Tuesday, October 4, 2016

Researchers Find Low Income Individuals Willing to Forgo Produce

In a study published in Nutrition Today, researchers investigated opinions of  low-income individuals about organic versus conventional fruits and vegetables and found that their choices are impacted by the amount of messaging they are receiving, such as EWG's Dirty Dozen.  These people felt that organic was better, but because of the cost, were more willing to forgo fruits and vegetables because of cost even though there were lower cost conventionally grown produce.

This is a topic that has been addressed from a health standpoint,  where organic was found to be no more nutritious than conventional, and more importantly from a safety standpoint, whether biological contaminates or those that can lead to cancer.  USDA testing has continually shown that pesticide levels in produce are within established limits.

The issue is that many are missing the health benefits of having produce in their diet for the sake of avoiding some infinitesimal risk.

Nutrition Today
Low-Income Shoppers and Fruit and Vegetables: What Do They Think?
Huang, Yancui MS; Edirisinghe, Indika PhD; Burton-Freeman, Britt M. PhD, MS
We surveyed 510 low-income shoppers to learn about their attitudes about organic and conventional fruits and vegetables (FV) and what would happen if we provided them with information about organic and conventional growing practices from a variety of sources. In general, participants preferred organic FV; however, cost was a significant barrier to purchase them. Informational statements about organic and conventional FV did not increase participants' likelihood to purchase more FV. In contrast, messages naming specific FV with pesticides shifted participants toward “less likely” to purchase any type of FV regardless whether organically or conventionally grown. The results provide insight about how low-income people view FV and how communications may influence their purchase intention.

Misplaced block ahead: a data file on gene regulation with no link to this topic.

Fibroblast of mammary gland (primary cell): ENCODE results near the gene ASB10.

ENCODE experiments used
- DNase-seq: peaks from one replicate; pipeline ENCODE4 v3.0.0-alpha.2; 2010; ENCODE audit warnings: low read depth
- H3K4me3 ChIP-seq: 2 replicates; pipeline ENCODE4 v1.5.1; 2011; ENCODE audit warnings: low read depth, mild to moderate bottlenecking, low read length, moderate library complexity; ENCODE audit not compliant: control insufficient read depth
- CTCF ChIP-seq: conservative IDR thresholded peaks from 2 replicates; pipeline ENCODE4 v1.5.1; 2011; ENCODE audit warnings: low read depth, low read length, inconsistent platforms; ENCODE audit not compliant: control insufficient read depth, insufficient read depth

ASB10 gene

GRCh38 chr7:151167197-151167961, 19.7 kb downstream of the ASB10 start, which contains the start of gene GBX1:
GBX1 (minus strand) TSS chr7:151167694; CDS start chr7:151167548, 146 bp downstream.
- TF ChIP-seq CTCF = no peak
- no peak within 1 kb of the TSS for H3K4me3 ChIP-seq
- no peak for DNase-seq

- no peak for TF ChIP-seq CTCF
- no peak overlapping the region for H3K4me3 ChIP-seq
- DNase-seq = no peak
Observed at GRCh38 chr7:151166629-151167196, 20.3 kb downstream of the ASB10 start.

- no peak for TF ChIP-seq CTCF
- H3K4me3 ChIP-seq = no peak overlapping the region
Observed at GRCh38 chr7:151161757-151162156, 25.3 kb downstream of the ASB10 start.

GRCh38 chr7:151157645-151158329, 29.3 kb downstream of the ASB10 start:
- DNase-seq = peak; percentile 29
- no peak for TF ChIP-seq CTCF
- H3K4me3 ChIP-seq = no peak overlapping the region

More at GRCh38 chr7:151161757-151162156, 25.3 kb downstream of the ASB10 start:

This study revealed the complexity of influences on FV purchasing among low-income individuals. The research highlights the need to better understand the interaction between (low) income, including small incremental changes in income level, organic and nonorganic FV messaging and education, and FV intake. It is clear that low-income shoppers are hearing messages about pesticide residues and FV. It is also clear that the content and how the information is presented could negatively impact overall FV purchasing and intake in low-income populations. Hearing that most shoppers in this survey trust dietitians/nutritionist, scientists, and physicians for health and safety information about fresh FV presents an important opportunity for these professionals working in low-income populations to educate shoppers about organically and conventionally grown produce. Additionally, these professionals have the opportunity to teach shoppers about best practices in handling all FV to minimize their confusion and safety concerns and enjoy FV more often. Acknowledging that media also play a significant role in communications suggests that continued professional interactions with media to educate and help them translate science about FV growing practices, real versus perceived safety issues, and benefits of FV will be of critical importance to ensure consumers are getting accurate and actionable information relevant at all income levels. Overall, the present research underscores the need for further research to better understand perceptions of FV issues, particularly within low-income groups where the barriers to intake are greater and more complex, and, moreover, to use this research to inform and develop effective communication strategies consistent with promoting and achieving public health FV goals.

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